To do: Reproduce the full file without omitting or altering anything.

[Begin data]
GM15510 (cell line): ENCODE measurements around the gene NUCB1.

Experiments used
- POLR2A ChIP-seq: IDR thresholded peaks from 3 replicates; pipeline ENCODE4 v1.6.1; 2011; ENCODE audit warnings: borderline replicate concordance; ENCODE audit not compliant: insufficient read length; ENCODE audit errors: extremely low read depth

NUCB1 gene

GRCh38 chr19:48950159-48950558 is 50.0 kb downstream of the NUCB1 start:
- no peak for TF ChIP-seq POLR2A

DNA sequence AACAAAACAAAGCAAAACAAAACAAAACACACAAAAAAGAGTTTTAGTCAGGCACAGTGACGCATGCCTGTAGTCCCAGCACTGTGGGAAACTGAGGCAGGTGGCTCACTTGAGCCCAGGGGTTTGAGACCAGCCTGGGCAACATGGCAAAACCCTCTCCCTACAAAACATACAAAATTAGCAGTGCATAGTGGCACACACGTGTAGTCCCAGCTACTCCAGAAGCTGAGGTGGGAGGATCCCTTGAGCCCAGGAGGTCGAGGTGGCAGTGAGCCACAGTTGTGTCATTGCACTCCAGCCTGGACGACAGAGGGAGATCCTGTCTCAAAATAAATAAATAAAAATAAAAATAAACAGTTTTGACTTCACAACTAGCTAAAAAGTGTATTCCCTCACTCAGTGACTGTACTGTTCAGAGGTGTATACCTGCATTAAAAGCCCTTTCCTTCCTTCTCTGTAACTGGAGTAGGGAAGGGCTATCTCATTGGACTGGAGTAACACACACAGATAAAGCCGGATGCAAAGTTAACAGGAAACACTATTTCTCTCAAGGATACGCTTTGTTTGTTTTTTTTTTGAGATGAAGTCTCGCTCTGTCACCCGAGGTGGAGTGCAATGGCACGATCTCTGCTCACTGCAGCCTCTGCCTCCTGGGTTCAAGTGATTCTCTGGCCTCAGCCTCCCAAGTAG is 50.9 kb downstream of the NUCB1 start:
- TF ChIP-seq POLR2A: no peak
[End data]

GM15510 (cell line): ENCODE measurements around the gene NUCB1.

Experiments used
- POLR2A ChIP-seq: IDR thresholded peaks from 3 replicates; pipeline ENCODE4 v1.6.1; 2011; ENCODE audit warnings: borderline replicate concordance; ENCODE audit not compliant: insufficient read length; ENCODE audit errors: extremely low read depth

NUCB1 gene

GRCh38 chr19:48950159-48950558 is 50.0 kb downstream of the NUCB1 start:
- no peak for TF ChIP-seq POLR2A

DNA sequence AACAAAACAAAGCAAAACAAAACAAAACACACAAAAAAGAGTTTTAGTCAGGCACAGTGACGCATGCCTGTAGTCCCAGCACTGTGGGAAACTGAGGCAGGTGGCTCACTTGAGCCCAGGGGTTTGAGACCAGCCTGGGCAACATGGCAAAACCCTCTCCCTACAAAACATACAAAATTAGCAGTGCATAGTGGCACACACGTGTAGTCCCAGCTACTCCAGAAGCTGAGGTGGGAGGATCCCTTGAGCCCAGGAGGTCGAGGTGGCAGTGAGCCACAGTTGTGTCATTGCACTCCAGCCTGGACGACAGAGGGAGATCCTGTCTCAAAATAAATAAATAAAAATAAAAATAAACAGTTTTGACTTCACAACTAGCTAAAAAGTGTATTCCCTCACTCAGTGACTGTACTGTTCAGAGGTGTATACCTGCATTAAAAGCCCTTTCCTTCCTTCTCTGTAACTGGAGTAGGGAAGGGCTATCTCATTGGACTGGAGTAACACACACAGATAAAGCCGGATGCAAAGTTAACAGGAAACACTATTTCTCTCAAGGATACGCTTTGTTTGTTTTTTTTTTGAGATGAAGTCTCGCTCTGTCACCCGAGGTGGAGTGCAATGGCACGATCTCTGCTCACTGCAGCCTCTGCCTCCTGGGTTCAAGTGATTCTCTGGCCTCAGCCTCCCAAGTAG is 50.9 kb downstream of the NUCB1 start:
- TF ChIP-seq POLR2A: no peak